He is a happy man, sure of his Salvation from God's love, and generally liked by everybody from the State Highway Patrolmen and badged bag-peekers doing terrorist building security, to the bemused bureaucrats copping a smoke outside the revolving doors. I give him a wave of my cane and greet him by his title whenever I see him, and he just beams.
I wish the next man were happier. He deserves it. He is a very ordinary fellow in his early forties with straight black hair and very pale, almost translucent, skin whom you would never notice on a bus except for one thing--his right hand is tiny, functionless, and eight inches from the point of his shoulder. He's the right age for a thalidomide baby, and I suspect he was one.
He has the right, by federal law, to sit in the first seats on the bus, and he will if they are empty. But if full of healthy people, he will swiftly walk by without looking and park himself in the regular seats. He never meets anyone's eyes and you can see in your mind's eye a shimmering carapace all around him from years of being stared at rudely, or not looked at equally rudely and trying to maintain his dignity in consequence. And you can see in your mind's eye that the shell which surrounds him was excreted like an oyster's pearl--in response to chronic emotional discomfort and pain.
Then, of course, there is old Joe Claus, who is as much of a character as any of these others. He gets smiles from many this time of year for reminding them of Big Brother Santa.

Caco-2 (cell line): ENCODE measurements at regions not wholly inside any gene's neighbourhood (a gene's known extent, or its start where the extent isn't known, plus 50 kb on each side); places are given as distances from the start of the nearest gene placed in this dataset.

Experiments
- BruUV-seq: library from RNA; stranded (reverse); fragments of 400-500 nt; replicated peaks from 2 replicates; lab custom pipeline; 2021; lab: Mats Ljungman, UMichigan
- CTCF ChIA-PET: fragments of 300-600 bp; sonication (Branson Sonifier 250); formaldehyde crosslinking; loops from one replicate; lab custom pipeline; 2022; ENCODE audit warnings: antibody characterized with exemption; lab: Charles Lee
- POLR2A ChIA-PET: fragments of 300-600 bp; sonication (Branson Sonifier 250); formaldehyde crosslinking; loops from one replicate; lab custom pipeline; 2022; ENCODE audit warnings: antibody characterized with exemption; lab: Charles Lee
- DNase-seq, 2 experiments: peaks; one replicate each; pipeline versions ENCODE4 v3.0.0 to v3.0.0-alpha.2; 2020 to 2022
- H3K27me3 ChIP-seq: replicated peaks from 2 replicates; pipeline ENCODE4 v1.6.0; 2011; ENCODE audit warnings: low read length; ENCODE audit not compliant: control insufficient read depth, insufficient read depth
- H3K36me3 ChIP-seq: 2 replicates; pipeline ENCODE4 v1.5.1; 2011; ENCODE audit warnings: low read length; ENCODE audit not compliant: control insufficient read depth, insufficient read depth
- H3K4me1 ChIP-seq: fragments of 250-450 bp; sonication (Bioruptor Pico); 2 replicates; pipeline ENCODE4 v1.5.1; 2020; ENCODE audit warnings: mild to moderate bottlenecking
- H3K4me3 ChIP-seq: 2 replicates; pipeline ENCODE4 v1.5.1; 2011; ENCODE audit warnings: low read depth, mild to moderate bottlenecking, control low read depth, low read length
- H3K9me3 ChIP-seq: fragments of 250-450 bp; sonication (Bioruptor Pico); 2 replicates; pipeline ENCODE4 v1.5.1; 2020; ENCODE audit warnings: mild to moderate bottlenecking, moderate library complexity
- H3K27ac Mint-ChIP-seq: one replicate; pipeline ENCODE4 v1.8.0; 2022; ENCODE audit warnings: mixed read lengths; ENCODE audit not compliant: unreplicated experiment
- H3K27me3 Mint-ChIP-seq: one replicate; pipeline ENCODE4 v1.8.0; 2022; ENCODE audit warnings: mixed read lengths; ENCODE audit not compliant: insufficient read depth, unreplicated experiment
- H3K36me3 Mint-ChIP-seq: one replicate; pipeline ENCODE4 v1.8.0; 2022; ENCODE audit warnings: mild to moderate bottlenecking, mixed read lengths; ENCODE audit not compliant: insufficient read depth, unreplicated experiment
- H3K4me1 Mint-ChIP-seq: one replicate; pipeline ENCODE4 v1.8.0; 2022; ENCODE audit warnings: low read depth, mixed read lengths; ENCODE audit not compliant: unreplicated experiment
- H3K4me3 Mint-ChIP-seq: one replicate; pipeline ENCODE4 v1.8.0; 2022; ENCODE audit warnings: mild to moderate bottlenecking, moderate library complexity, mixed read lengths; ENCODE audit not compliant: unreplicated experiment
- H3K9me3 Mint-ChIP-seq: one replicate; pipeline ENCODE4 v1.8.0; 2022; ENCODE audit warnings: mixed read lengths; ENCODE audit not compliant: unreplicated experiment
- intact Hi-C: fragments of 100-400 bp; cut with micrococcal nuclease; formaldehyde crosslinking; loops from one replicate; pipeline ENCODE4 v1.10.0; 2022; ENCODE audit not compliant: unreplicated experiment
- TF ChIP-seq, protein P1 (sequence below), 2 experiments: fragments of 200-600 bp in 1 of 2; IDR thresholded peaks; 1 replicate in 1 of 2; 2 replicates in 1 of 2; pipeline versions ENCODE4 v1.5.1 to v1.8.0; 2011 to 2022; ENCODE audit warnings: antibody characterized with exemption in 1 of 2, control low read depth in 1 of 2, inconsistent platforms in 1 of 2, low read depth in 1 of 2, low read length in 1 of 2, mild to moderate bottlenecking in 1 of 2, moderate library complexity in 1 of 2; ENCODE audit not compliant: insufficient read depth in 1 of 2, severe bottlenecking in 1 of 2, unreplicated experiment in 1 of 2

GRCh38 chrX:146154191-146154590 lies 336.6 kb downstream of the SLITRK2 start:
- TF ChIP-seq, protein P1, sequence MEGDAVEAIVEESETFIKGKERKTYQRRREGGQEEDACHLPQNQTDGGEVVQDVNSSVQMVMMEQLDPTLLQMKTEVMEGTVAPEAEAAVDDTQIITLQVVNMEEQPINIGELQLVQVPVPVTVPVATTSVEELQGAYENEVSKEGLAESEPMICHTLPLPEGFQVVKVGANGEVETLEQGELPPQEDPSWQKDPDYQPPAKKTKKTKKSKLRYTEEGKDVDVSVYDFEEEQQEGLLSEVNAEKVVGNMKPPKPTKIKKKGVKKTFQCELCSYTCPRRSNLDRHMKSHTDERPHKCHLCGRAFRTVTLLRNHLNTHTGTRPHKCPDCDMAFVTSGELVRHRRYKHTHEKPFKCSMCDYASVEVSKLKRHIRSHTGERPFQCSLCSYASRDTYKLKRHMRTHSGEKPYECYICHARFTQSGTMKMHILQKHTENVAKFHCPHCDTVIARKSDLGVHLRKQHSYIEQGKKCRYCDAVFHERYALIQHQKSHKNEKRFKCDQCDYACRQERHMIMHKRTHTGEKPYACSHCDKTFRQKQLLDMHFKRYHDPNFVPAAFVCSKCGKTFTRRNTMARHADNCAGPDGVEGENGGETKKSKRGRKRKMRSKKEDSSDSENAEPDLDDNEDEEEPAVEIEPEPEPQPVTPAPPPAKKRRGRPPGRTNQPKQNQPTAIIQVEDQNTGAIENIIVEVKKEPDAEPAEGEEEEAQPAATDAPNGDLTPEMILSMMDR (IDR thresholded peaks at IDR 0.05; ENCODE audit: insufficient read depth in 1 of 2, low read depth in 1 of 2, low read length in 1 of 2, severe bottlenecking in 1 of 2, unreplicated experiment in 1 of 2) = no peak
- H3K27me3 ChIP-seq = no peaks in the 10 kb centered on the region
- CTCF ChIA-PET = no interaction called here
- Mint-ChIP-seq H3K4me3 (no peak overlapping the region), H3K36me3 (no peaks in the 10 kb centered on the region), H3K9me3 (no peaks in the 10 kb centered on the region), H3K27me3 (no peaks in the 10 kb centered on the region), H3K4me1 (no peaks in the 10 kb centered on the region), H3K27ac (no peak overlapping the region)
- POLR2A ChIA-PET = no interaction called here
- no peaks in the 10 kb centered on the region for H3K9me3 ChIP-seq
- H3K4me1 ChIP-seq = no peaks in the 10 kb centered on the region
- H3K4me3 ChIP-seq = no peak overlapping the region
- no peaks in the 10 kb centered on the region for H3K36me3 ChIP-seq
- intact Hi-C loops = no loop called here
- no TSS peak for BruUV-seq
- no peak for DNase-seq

And when you see him with his antique cane, the handle wrapped in leather shoelaces, his battered RealTree Camo boonie hat with the Howard Dean button and the blue-jay feather on one side and the Amnesty International button on the other, the off-striped rugby shirt, and the green polartec fleece vest, you might see why Maggie, the receptionist at DIVA, always thinks of him as "my little Leprechaun" (though the small ceramic pot, filled with gold-wrapped chocolates, that I gave her for her birthday might have contributed to it).
When you watch him, on the bus or in front of Starbuck's, quietly reciting Buddhist mantras while telling a mala of bodhi beads with the silver counters on the purple yarn dangling, you might wonder as much about his story as you do about the other eccentric characters who have caught his eye.
The quiet and self-effacing Muslims, like Ali the jolly little African janitor of the building where Starbuck's lives, in the interior court, across from the bank branch, always introduce themselves, ask about his dikhr (the Muslim prayer you count with beads), and always have a friendly wave for Joe when they see him again.
And, of course, there are the smartly dressed lawyers; lawyerettes; brokers; brokerettes; bank loan officers; security guards manning the black marble and polished steel console, with Fox News on the plasma monitors; and the middle-aged secretaries headed out the door with their Virginia burley cigarettes, Bic lighters, and bulletproof faces, passing by as Joe drinks his latte. All of them, without exception, do their very best to pretend that Joe Claus really isn't there.